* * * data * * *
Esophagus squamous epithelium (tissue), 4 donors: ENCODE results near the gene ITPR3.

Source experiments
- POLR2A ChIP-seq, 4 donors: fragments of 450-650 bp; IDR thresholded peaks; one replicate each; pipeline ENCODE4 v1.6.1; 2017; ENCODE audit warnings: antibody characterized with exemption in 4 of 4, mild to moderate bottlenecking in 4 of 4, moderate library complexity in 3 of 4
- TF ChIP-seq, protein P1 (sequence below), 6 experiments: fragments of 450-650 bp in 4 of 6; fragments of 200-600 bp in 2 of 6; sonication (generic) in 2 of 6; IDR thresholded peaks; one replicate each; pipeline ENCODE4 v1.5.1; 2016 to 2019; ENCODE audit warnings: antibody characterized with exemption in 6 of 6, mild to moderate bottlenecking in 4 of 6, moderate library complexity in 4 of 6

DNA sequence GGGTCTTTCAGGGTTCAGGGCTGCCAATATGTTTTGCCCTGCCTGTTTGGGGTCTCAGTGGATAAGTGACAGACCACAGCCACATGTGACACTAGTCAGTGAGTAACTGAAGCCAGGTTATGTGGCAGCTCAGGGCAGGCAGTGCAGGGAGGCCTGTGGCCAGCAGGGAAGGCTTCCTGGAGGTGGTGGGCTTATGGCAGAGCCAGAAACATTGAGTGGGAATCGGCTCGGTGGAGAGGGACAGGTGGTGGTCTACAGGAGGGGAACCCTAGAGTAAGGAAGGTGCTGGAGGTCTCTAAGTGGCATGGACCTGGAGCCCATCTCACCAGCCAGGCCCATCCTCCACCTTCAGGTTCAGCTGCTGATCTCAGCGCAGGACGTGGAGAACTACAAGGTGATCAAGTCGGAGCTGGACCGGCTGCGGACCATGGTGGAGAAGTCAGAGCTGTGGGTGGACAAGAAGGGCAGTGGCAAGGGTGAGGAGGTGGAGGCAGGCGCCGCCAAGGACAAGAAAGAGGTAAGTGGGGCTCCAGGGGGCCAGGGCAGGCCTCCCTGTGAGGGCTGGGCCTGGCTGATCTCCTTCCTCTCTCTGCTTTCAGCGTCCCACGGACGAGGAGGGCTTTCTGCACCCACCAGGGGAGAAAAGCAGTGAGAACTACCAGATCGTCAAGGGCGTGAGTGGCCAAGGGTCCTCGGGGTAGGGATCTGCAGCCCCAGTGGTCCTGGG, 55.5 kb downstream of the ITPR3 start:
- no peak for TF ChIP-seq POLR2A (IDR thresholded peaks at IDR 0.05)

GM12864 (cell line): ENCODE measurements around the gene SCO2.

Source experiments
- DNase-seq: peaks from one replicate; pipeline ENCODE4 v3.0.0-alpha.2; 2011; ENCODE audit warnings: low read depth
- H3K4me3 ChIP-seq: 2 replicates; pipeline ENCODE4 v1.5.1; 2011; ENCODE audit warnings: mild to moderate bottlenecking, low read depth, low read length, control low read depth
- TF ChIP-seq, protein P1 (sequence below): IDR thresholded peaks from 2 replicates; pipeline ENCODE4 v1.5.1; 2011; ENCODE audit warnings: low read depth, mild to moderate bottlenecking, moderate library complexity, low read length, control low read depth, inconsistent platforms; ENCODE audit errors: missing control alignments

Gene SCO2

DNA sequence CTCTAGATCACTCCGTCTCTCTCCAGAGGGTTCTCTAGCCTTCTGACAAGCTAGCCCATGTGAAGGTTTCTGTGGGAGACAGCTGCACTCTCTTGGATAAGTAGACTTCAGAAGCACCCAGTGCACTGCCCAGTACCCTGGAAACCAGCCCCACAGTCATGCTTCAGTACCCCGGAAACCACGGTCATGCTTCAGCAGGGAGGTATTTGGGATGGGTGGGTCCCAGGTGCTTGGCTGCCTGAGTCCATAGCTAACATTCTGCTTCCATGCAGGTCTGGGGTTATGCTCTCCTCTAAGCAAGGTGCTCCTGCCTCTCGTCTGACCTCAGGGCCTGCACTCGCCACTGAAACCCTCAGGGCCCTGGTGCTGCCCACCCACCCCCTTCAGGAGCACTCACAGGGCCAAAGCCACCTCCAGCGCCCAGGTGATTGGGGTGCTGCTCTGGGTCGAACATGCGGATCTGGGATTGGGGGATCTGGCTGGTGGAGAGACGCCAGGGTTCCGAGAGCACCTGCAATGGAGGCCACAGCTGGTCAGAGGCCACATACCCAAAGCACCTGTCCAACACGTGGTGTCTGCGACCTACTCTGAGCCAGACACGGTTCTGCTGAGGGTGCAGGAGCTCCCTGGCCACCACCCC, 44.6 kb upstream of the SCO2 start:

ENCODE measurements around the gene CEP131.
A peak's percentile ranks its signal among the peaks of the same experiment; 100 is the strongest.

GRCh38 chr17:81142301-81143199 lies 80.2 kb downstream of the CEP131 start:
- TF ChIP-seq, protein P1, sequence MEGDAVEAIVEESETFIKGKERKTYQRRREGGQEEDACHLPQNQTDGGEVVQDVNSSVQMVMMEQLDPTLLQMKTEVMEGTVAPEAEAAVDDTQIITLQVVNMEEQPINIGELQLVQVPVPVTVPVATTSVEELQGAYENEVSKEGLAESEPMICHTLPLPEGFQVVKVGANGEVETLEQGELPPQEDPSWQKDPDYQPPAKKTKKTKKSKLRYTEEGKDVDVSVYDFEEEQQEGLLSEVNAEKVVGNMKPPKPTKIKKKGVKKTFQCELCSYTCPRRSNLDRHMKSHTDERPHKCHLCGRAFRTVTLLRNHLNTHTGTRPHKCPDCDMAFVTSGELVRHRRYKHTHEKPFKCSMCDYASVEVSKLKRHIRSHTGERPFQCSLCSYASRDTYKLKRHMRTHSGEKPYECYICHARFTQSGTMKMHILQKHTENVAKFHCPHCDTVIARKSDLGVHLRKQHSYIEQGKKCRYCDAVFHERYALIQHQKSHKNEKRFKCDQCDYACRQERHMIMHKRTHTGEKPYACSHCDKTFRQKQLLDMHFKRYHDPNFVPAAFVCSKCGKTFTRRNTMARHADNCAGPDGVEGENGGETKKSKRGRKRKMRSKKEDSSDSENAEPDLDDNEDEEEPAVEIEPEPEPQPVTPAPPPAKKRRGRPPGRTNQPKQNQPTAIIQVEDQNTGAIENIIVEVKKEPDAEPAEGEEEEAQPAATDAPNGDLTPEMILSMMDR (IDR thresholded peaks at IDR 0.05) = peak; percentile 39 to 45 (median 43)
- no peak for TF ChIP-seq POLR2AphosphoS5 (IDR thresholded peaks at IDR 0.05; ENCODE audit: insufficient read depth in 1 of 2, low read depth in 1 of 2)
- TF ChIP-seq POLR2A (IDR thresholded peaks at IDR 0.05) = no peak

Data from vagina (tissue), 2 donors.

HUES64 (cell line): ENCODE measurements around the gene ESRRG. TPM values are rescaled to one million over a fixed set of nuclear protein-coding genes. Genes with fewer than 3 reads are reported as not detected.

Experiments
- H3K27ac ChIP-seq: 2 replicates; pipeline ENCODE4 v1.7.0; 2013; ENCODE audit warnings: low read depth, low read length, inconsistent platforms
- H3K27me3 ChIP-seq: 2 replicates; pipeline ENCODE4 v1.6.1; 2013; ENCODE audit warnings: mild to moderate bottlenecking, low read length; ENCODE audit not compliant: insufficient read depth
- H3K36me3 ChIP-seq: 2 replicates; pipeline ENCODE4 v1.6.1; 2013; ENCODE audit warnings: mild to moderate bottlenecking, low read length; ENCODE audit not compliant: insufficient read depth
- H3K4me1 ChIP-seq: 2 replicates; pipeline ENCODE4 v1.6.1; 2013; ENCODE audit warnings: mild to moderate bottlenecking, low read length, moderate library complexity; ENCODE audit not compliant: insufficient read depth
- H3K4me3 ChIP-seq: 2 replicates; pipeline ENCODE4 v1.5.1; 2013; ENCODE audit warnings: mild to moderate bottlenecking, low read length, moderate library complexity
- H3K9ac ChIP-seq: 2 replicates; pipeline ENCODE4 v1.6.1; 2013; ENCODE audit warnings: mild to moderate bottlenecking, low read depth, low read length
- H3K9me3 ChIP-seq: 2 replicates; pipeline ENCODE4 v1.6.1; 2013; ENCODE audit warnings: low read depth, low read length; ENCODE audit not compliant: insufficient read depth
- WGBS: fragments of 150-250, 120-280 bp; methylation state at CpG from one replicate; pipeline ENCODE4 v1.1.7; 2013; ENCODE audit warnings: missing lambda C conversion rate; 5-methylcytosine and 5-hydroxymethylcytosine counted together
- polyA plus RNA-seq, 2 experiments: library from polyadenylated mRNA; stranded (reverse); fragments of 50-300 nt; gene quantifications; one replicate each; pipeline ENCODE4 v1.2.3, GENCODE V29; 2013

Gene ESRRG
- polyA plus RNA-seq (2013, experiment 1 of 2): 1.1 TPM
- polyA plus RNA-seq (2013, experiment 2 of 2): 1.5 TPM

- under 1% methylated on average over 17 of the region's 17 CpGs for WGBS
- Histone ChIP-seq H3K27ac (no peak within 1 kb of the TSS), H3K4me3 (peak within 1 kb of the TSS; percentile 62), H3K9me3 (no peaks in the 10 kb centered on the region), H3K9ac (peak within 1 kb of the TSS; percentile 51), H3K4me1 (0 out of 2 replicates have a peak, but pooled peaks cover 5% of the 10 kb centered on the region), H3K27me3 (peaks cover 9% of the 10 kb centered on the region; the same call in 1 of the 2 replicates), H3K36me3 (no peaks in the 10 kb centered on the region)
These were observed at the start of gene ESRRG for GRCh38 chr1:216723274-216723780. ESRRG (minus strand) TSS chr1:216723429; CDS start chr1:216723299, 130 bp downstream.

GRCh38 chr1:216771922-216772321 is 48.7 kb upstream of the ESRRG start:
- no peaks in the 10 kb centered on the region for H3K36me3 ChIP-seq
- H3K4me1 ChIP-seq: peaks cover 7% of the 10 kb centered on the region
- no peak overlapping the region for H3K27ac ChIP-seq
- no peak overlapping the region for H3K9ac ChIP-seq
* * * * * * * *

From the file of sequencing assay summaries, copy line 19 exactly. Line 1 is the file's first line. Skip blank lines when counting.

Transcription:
- TF ChIP-seq POLR2A (IDR thresholded peaks at IDR 0.05) = no peak